So I think it’s extremely important to have the right person in place to do the job. So a dedicated Resource Manager will certainly help. I also think that to support the good people you have; you need to have the right tool in place. Now that could just be a process, a detailed doc explaining how to do things, but more so, you need the right software”.
With that in mind, what are the main benefits that a resource management tool can bring to a business?
“Number one, it’s a management decision maker. A resource management tool can help managers clearly understand what needs to be done, provide a picture and help steer the company in the right direction. That’s the most important thing.
Let me tell you a quick story. In many of the organizations I go into, I ask the question; how much does a certain project cost, and they look at me and say, “it doesn’t cost us anything”. What do they mean when they say that? They mean they have people on the payroll so it doesn’t cost them anything, they only look at costs as contractors or materials – they see that as when a project costs them money. Which is completely the wrong way to look at their organization.
So for those in management positions, it’s about understanding how they should look at things better and how they can lead the company in the right direction. Resource management tools that really focus them by saying, ‘you’re spending a 1,000 man hours per month on this project and it’s costing you X’ or ‘if you take 5 resources from Y and put them into Z, this is what will happen’, then yes absolutely, resource management tools can really help you focus and can help to overcome these challenges highlighted in the two reports”.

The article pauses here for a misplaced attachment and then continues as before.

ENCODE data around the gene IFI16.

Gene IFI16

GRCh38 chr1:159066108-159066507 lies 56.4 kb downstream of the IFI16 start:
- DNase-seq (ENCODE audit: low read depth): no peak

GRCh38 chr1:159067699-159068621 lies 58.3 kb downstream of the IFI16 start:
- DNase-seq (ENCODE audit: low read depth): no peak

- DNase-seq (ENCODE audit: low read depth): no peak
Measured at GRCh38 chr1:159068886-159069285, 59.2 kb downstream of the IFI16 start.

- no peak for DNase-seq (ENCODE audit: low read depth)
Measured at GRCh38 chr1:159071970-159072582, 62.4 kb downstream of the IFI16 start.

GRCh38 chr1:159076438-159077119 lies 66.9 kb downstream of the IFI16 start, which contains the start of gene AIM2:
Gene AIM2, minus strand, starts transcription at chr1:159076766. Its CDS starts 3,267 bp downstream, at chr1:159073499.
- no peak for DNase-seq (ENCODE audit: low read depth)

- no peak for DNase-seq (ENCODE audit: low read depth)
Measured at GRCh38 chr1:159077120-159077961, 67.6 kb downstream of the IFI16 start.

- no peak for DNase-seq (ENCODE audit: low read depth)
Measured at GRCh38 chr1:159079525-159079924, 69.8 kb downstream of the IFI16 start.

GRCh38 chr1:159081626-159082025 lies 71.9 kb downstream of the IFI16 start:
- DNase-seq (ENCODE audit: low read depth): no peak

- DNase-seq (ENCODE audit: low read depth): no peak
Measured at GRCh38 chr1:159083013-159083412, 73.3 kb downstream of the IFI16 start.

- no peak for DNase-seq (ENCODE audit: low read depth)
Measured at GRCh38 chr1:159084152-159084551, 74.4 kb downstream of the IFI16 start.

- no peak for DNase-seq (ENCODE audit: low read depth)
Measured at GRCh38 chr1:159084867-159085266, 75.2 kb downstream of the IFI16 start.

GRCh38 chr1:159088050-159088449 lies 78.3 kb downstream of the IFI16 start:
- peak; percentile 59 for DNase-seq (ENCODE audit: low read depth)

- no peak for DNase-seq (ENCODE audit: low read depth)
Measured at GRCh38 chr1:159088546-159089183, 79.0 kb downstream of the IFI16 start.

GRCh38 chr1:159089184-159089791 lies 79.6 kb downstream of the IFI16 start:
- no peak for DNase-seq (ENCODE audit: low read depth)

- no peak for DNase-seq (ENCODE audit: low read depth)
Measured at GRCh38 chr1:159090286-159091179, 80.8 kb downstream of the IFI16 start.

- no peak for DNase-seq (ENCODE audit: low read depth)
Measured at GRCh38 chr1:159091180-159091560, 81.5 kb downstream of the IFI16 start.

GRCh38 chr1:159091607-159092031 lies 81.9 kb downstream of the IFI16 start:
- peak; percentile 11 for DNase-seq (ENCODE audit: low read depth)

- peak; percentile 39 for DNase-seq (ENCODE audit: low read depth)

Firstly, thank you to Daniel for taking the time to speak with me. I think what he’s highlighted is indicative of what we’ve seen ourselves. Companies understand that resources are important, but they aren’t doing anywhere near as much as they should be. ‘Insufficient resources’ has been among the top causes for project failure since PwCs first survey in 2004 and remains a major factor today. There’s a real need to do more.
With Gartner recognizing the growing resource management market, there’s a fantastic opportunity for organizations to learn more, and to implement tools and practices that can steer strategic decisions, run ‘what-if’ simulations, react to unpredictable circumstances and help paint a clear picture by visualizing a company’s resource portfolio capacity.
With the right tool, a company can make decisive decisions based on actual facts rather than instinct and gut feeling. As a result, the chance for project success is higher, and the possibility of driving forward a company’s goals and strategy is greater.